K-Hill: Wow, man. There are two versions. When I heard the remixed version I thought it’s only a golden era sound but it’s also that classic North Carolina Hip-Hop sound. It got that Mark Sparks and Ski Beatz sound that was out back in the day. We call it ‘Cackalack Raw’. I don’t know how Debonair P tapped into that sound but I always wanted to rock something to that sound, I just never had the opportunity. I selected that joint and didn’t really have a concept for the song. I just wanted to have some nice punch lines and a good feel to it so I just called it ‘Whenever I Write’ [laughs]. That’s all it was, it was just a spitter.
TRHH: Why was every song remixed on this project?
K-Hill: That’s Debonair P flexing his muscles as a producer. Back in the day whenever artists dropped a single they’d drop a 12-inch and there would be several versions on it. There would be the original version and then there would be either the Pete Rock remix, the Marley Marl remix, the Buckwild remix, or somebody else’s remix. He just wanted to bring that feel back, man. He comes off like an old soul to me. He’s going back to the essence, even with the way he releases music. He does that with every project that he does. I definitely ain’t got nothing against that.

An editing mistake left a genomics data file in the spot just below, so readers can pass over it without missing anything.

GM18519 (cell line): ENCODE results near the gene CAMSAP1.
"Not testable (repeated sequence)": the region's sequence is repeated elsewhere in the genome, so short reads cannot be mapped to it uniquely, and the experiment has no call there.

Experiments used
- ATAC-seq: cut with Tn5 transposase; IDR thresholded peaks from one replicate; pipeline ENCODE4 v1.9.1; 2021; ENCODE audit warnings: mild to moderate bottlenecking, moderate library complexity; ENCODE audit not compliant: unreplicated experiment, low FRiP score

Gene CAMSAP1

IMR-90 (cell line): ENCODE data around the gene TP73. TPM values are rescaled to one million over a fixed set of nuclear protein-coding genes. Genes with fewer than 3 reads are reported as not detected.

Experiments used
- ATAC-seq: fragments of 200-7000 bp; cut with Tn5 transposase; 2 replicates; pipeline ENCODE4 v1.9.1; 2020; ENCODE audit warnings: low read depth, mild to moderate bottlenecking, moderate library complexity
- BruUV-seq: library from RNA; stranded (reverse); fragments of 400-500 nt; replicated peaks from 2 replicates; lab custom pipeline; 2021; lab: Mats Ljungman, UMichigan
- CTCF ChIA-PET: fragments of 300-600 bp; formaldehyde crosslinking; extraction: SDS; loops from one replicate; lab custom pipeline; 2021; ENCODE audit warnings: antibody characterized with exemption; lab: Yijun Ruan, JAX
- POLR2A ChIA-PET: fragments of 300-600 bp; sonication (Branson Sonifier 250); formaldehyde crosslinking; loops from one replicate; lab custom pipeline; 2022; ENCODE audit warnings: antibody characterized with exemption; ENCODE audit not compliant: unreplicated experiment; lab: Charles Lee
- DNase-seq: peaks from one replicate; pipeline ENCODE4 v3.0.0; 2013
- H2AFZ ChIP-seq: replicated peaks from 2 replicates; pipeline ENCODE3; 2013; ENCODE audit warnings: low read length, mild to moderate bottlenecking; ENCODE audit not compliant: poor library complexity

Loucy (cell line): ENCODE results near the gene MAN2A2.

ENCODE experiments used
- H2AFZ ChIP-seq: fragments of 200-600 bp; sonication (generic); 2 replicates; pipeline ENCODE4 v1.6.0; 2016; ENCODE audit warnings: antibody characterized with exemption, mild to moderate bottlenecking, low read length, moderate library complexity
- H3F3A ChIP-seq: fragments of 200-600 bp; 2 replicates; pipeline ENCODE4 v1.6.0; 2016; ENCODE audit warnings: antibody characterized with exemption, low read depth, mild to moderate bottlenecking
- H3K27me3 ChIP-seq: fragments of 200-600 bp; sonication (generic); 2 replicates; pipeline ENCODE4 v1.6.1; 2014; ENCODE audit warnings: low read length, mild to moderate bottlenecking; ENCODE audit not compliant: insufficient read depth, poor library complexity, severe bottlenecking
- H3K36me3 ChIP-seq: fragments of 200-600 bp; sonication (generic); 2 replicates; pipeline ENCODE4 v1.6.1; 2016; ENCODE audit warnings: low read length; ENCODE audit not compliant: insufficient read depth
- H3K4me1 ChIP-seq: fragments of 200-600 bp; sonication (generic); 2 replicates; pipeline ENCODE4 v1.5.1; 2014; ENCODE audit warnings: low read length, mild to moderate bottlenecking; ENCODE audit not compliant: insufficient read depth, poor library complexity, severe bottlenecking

TRHH: You’ve been around a long time. What’s the most valuable lesson you’ve learned in the music business?
K-Hill: Man listen, remain humble. Always help people who are going to help somebody else. That’s the only way you’re going to keep your legacy alive. You can’t shut the door on anybody. If they’re talented and you see they got that gift, help ‘em out. You don’t owe anybody anything, nobody owes you anything, but stay humble. Never forget the people that looked out for you when you were on the come-up because you’re going to see those same people again, whether they be up there with you or whether you’re on your way back down. Just help people, man. You don’t have to be foolish about it, but if you see somebody that got something to offer to this game help ‘em out. That’s the most valuable lesson I’ve learned.